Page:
What sort of inspiration has your father, Bruce, had on your love for surfing and the shaping business?
I guess my dad broadly and indirectly inspired me to be and work like him. He always left an impression on me. He was quiet and stoic. If he had an issue, you rarely heard about it. He always appeared calm and positive. I’m not sure exactly where it came from, but he took that attitude to work with him every day and that struck me as simply cool. He wasn’t always organized, but he knew how to plan and take calculated steps and in the shaping bay was where one noticed this the most. He approached his designs and shaping with a functional methodology and a clear head. That left an impression.
In addition to that, my dad never really put pressure on me to surf or shape. I appreciated that a lot, as I saw many of my friends being pushed into things like weekend soccer and boy scouts. I hated boy scouts. Bruce just took me places and showed me things. That was my biggest source of inspiration. I think the time he devoted to me was special. Shaping, listening to his feedback and applying his knowledge was my way of giving back to him.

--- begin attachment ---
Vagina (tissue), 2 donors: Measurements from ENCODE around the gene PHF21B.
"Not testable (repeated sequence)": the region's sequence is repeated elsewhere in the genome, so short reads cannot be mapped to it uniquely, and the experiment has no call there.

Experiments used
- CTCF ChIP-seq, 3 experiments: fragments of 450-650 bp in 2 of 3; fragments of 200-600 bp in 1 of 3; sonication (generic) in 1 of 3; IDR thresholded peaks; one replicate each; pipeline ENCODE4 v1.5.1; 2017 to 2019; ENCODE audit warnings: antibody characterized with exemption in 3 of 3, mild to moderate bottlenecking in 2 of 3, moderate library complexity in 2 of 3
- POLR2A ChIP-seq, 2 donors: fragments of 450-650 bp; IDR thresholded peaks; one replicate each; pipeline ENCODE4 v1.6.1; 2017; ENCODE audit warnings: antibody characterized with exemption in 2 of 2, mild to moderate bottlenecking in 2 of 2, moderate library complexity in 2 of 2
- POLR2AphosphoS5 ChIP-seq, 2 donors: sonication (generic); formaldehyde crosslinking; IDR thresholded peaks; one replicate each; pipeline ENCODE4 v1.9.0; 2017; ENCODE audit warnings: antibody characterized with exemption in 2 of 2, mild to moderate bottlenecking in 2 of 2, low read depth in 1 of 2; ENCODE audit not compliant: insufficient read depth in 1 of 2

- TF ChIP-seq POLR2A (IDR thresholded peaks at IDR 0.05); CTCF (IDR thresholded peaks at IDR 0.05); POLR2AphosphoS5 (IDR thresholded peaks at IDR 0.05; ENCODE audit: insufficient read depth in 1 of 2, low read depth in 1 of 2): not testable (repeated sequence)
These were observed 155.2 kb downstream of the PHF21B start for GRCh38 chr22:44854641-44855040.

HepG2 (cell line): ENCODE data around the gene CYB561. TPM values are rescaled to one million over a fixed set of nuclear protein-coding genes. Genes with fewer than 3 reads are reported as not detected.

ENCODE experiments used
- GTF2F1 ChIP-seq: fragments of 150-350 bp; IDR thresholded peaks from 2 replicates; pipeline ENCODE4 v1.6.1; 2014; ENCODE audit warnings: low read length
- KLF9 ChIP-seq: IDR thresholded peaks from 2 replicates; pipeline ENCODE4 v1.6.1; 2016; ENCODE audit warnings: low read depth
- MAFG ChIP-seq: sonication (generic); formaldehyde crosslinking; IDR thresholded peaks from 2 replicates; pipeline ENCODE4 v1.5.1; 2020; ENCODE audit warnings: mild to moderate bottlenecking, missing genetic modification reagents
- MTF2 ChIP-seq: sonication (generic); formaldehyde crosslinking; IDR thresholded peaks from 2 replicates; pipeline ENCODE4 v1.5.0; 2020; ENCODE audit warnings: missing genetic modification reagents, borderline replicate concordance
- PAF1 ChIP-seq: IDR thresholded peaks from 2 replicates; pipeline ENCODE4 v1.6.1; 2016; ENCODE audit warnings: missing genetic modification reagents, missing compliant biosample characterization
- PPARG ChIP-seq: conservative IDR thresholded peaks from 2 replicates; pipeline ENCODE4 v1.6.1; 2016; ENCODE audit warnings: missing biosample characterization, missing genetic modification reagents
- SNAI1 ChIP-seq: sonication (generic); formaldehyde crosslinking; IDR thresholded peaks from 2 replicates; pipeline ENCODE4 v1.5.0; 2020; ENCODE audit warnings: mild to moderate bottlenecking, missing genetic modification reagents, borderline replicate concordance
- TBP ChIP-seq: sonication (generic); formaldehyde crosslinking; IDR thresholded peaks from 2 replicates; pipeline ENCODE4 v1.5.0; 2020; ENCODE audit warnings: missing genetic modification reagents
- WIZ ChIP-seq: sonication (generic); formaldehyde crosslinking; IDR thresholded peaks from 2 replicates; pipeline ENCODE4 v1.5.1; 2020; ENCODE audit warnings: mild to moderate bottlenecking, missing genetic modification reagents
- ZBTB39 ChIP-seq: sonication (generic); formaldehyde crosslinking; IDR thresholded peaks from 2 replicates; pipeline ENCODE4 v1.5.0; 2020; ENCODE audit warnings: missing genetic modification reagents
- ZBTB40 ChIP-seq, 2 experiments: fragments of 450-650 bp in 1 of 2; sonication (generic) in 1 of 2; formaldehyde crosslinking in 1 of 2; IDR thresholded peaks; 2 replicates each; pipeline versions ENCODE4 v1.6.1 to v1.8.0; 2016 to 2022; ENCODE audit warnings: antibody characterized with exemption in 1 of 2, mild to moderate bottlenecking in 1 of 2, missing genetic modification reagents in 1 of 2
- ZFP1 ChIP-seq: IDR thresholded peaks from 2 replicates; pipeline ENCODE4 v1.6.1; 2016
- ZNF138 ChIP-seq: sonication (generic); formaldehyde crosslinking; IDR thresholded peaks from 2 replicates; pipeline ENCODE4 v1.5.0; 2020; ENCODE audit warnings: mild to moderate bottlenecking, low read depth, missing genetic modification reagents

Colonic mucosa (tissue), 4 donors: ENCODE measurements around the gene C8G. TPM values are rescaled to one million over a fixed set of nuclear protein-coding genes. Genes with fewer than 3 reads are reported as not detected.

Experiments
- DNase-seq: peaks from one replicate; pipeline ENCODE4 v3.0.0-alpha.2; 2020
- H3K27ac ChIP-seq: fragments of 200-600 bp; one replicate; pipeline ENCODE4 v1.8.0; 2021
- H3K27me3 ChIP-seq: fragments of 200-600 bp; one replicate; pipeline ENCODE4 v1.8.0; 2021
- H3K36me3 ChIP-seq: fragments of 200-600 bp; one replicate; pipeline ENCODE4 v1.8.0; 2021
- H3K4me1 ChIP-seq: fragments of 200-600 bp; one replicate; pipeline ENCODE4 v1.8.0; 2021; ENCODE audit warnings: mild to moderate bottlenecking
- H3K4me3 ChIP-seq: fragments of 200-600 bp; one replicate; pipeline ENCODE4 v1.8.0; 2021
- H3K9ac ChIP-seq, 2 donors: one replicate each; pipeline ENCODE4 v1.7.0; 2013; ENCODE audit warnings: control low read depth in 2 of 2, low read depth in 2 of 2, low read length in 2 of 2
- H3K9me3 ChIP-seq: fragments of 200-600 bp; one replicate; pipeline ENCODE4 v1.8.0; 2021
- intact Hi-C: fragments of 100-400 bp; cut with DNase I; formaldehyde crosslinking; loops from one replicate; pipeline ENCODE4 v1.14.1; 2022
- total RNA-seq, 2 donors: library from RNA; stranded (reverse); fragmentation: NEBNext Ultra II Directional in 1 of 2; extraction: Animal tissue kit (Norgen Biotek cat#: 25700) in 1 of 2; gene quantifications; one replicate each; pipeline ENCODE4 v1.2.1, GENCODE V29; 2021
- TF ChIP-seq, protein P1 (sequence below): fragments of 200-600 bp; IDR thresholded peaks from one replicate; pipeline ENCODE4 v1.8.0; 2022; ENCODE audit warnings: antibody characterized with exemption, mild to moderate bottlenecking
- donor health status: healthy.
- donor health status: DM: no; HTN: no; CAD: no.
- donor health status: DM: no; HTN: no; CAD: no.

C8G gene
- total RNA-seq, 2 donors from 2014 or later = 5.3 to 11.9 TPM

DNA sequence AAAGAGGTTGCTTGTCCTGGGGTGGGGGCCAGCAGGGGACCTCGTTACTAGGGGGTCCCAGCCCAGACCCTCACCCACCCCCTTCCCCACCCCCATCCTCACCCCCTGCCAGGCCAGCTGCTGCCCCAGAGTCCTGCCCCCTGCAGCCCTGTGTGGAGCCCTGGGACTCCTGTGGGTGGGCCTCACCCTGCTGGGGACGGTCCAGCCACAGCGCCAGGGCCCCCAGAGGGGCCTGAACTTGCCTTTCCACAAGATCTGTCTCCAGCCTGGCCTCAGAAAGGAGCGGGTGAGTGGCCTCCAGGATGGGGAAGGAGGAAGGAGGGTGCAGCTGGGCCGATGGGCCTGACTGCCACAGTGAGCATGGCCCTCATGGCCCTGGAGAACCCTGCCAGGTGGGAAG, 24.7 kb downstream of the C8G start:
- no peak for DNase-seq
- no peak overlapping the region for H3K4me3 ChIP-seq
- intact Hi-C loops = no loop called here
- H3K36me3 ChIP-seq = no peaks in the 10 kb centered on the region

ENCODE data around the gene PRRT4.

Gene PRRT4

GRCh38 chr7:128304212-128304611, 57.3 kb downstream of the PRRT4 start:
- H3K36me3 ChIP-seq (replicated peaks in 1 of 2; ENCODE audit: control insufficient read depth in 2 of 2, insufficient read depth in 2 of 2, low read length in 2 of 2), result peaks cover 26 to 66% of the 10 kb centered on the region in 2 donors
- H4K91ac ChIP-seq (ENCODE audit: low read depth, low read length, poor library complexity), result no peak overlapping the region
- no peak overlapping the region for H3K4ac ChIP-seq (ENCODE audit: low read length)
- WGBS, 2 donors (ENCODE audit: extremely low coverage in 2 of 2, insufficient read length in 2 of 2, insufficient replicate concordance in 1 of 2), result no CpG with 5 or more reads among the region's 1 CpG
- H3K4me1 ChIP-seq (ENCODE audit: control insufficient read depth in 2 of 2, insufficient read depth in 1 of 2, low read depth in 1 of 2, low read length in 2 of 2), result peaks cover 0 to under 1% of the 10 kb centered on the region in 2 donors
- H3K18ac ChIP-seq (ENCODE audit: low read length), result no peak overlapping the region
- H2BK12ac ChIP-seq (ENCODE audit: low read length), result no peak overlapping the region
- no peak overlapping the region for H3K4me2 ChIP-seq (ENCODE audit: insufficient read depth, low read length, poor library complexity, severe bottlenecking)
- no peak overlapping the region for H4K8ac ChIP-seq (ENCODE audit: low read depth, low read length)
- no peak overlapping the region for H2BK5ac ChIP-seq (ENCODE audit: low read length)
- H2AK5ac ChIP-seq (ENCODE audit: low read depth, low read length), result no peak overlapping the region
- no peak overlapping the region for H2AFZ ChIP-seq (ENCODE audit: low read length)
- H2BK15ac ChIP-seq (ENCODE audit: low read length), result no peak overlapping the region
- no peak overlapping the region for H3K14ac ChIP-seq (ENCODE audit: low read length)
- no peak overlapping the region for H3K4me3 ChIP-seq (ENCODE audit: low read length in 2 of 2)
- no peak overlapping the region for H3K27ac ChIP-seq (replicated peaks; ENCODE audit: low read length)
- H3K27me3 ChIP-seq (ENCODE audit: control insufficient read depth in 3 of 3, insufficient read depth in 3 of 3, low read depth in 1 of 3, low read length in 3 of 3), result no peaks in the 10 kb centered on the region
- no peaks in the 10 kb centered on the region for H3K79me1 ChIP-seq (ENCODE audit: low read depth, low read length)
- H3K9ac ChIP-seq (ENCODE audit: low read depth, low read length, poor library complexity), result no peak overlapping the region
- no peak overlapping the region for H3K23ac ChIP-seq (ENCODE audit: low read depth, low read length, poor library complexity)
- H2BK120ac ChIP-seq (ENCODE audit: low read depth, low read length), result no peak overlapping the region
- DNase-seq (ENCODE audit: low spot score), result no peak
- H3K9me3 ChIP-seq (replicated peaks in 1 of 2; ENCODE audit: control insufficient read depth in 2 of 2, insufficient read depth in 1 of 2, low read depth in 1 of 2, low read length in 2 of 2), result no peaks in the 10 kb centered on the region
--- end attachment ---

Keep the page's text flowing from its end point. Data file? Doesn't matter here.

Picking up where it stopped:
What is one of the most important lessons or skills your father taught you about shaping?
This might sound strange but the first thing he taught me was how “to see”. He would always tell me, “Shaping is seeing.” Before I was even allowed to pick up a tool he would have me examine his work to see if I could SEE any highs or lows in his rough planing. When I finally started finishing off his rough shaping, he would often leave behind little flaws purposefully to test me, to make sure I was paying attention. Sometimes I caught them, sometimes I didn’t, but that was his way of teaching me. From that I learned how to step back and be a little more mindful of what I was doing.